Regulating television is easy. It has clear, defined boundaries. The volume is relatively small. It doesn’t move that quickly. Nobody dies.

Regulating social media is a monster of a task that is a million times more complex. Can AI do the job? Perhaps it can help but the subtleties of content regulation will require some remarkable minds to find a vaguely workable solution.

Regulation is on its way. It will take 5 or 10 years before an approach that is both technically possible and politically supportable emerges. Meanwhile, the tech giants can drive onwards regardless.

Don’t rely on advertising

As the co-founder of an advertising-funded media business, I write this with deep sadness.

The end of 2018 was also the end of ShortList magazine, an advertising funded brand, for which I was part of the launch team. Pints were downed. Tears were shed.

It is not just traditional media companies who are heavily reliant on advertising. So too are the big buying agency groups.

Unless your company is called Facebook, Google or Amazon, you can no longer be overly reliant upon advertising. The brutal structural trend towards personalised, immediate-feedback advertising is relentless. It will not stop.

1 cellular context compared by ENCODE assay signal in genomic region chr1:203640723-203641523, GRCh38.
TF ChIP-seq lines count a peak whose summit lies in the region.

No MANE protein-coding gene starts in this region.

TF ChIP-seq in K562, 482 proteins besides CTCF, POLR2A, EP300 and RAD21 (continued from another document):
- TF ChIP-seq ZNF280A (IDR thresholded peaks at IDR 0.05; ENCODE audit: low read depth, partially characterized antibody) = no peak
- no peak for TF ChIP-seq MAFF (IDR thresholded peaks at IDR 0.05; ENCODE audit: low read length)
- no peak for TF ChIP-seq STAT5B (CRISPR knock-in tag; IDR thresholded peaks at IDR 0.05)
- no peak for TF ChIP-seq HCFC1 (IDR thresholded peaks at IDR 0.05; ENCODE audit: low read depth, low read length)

Business model reinvention and lots of brutal cost cutting must now be a permanent state of being for the pressurised traditional media businesses and buying agency groups most exposed. Unfortunately most are focused on the cost cutting and not so good at the innovation.  

It’s Brave Strategy Time

Platforms own the consumer more effectively than media companies can. The gap in consumer insight and targeting power between the platforms and media companies grows every day.  

Global scale is critical in an increasing number of media sectors as domestic or regional advantages are increasingly undermined.

'Talent' becomes ever more powerful and independent with the potential to build its own routes to the consumer be that talent Taylor Swift, sports clubs or other 'content brands' with global followings.

So domestic UK media companies need to be braver in their strategies than ever before.

There was just one piece of big, brave UK strategy in 2018.

Global Radio, led by Stephen Miron, showed the way. Buying 3 outdoor advertising companies in less than a month to become, overnight, the second largest by market share after JC Decaux was a remarkable move. It gives Global significant power in two defensible, domestic advertising market segments - radio and outdoor. It came at a high price but it is a clear, brave strategy that we can all understand.  

Surely there must be some fresh, radical, global ambition from a UK media company in 2019. Will the BBC stop feeling sorry for itself and please step up to the plate?

Other volunteers also welcomed.

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About Tim Ewington

Co-founder of Shortlist Media. Previously co-founder of media strategy consultancy, Human Capital. Still innovating, consulting and investing.
  • London